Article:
Beleaguered Stewart resigns from NYSE board

She says stepping down `was appropriate'

October 04, 2002|By NEW YORK TIMES NEWS SERVICE

Martha Stewart, under ever-increasing scrutiny over the trading of her ImClone Systems Inc. shares, resigned yesterday from the board of the New York Stock Exchange -- prompting questions from analysts about whether she will also step down as chief executive of Martha Stewart Living Omnimedia.

Stewart's resignation arrived in a note and was presented at a regular meeting of the 27-person board, along with that of Michael Carpenter of Citigroup, who was ousted as head of the company's investment bank, Salomon Smith Barney.

Carpenter could not serve because he no longer led a major company; Stewart's resignation was "voluntary," said the chairman of the stock exchange, Richard A. Grasso.

"Her resignation was accepted; there was no discussion," Grasso said.

Analysts said that after Douglas Faneuil, the assistant to Stewart's stockbroker at Merrill Lynch, pleaded guilty Wednesday to lying about her ImClone trades, she had little choice but to quit.

Stewart, in a news release issued late yesterday, said she resigned because she did not want "the media attention currently surrounding me to distract from the important work of the NYSE and thus I felt it was appropriate to resign." After Grasso's announcement, shares of Martha Stewart Living Omnimedia fell, closing down more than 8 percent, to $6.21, their lowest price ever.

Sources inside the exchange said Grasso had stood by Stewart, who was made a member of the board last June, only a few days before the ImClone insider trading scandal broke.

Even after the story broke, the sources say, Stewart personally assured Grasso she was innocent -- and legal experts emphasized yesterday that Stewart has not been charged with any crime.

"As a board member, she had fiduciary responsibility," said Charles Elson, the director for the Center of Corporate Governance at the University of Delaware. "The exchange must be run on trust and integrity, and the role of a director is to contribute to public confidence."

"She finally realized the walls are closing in," said John Coffee, a professor at Columbia University Law School who specializes in corporate and securities law. "There obviously has to be a discussion going on in her own board -- every other CEO who has been indicted has resigned." Even though Stewart has not been indicted, he said, "the board has got to be indulging in contingency planning."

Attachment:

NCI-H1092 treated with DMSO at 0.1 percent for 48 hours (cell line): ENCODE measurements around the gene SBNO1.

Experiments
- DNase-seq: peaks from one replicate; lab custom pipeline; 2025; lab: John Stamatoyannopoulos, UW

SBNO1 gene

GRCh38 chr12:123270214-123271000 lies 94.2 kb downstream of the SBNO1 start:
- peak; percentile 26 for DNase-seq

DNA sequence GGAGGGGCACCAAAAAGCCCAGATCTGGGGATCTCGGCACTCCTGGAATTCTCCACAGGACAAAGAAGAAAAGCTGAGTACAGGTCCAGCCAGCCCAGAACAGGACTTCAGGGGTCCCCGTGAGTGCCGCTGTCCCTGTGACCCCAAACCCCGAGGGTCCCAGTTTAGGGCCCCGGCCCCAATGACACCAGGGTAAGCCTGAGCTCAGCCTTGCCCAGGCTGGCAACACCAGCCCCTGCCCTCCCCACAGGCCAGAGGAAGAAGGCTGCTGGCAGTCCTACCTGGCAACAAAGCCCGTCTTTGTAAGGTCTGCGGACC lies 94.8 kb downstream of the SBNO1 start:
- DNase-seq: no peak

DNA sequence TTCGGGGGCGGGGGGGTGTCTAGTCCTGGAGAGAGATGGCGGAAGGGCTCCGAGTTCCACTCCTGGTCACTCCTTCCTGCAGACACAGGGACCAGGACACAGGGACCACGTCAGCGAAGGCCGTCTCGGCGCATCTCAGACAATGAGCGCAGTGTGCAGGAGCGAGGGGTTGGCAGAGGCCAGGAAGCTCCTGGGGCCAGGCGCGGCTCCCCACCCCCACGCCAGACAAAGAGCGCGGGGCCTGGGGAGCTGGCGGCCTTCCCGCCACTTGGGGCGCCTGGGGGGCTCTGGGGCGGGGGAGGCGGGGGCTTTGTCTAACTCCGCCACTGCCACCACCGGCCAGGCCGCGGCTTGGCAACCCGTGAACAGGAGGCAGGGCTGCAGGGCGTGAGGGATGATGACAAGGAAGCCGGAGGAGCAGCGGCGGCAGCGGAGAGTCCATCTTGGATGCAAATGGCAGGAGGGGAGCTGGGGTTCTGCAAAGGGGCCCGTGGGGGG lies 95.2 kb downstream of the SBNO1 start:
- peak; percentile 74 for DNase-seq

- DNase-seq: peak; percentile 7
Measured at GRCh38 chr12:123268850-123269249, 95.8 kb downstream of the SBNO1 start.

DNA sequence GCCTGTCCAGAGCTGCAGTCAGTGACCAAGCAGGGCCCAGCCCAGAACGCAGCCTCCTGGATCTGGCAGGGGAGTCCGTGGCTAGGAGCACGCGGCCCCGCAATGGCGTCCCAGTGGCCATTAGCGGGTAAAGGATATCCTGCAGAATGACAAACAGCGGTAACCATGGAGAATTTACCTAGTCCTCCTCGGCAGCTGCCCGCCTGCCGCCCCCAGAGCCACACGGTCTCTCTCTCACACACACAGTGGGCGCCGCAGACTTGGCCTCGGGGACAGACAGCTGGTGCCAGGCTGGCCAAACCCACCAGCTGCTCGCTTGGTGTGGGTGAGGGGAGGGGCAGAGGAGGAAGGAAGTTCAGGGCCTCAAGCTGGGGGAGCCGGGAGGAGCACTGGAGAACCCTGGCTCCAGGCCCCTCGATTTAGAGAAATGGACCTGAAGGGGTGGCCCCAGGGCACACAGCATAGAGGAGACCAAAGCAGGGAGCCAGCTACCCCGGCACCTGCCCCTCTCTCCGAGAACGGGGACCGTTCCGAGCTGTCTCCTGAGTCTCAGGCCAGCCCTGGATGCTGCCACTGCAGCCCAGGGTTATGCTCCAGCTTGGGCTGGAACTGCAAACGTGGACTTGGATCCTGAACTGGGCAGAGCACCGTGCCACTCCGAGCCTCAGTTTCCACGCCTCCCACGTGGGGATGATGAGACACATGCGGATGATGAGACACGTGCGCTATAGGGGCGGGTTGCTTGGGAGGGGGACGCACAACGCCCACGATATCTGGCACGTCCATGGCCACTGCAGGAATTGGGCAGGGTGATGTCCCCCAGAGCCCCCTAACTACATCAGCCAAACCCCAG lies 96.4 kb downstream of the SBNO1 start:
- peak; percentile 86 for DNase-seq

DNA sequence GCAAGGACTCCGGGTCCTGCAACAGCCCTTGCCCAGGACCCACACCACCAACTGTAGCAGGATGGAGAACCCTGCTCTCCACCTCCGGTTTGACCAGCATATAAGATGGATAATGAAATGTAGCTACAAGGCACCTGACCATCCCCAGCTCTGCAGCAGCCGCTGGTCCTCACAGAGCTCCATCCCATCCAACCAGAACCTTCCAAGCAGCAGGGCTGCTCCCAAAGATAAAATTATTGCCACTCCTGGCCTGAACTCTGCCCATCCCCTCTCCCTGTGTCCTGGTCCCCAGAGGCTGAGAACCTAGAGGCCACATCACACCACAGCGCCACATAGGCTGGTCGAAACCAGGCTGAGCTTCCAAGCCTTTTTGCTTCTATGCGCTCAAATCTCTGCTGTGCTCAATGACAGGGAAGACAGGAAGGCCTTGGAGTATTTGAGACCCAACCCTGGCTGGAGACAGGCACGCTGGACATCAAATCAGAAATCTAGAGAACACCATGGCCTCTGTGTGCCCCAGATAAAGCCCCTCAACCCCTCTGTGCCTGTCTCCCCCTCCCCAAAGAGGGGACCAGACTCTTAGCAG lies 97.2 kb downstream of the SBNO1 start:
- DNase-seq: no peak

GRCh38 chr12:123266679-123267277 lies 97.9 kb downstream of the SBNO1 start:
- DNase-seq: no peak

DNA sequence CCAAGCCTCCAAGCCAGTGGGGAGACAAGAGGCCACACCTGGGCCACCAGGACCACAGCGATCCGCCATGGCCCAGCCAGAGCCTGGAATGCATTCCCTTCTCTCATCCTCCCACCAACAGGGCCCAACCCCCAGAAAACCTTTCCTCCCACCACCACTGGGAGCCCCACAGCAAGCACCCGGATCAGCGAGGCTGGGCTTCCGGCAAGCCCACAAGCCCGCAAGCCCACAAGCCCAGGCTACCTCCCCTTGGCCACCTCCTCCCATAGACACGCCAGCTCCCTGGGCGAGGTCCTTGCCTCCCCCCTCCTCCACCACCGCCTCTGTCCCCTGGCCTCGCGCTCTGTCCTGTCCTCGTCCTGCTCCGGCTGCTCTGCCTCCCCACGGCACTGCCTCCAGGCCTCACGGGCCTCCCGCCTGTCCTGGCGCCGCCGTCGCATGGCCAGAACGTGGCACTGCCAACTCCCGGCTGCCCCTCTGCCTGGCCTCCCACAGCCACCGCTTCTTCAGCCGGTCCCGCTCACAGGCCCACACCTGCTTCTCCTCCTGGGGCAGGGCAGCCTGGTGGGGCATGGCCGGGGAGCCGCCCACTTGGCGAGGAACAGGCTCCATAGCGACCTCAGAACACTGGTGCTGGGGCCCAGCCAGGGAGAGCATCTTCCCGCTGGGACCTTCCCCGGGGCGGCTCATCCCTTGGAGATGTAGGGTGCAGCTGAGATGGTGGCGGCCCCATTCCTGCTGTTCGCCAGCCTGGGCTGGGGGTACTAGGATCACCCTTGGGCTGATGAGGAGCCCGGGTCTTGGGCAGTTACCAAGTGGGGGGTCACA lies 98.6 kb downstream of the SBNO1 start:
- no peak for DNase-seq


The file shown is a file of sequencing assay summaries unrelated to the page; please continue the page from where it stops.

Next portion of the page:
"The problem for the board is a particularly sticky one," he continued, since Stewart holds the vast majority of shares in Martha Stewart Living Omnimedia, which owns Martha Stewart Living magazine, the Martha Stewart franchise at Kmart, the franchise for her new line of furniture through Ethan Allen and the rest of an empire largely based on finding happiness through home cooking, crafts and good taste.

If her board voted to remove her, Coffee said, she could then fire all the directors because she has control of the stock. But that type of corporate bloodbath would be unlikely. As a major shareholder, she has to think of her own investment. "That would really send the stock into a tailspin," Coffee said.

Douglas M. Arthur, an analyst for Morgan Stanley (which was the lead underwriter for Stewart's company when it went public in 1999), said Thursday afternoon that he was upholding his buy rating on the shares.

"Ad sales for Martha Stewart Living are up for October, and the sales at Kmart are pretty good," Arthur said, labeling Stewart's brand "resilient."

"Not many companies could handle all this without folding up shop -- there's a lot of cash on the balance sheet."

Several other analysts disagreed, saying that Stewart should quit as chief executive.

T.K. MacKay, an analyst who covers the stock for Morningstar, a research firm in Chicago, said his company's recommendation was clear: "The stock should be avoided," he said.

"We have seen evidence that her disintegrating reputation is taking a toll on the company's business," MacKay said.

Whether she will resign as chief executive is "everybody's $69,000 question," he said.

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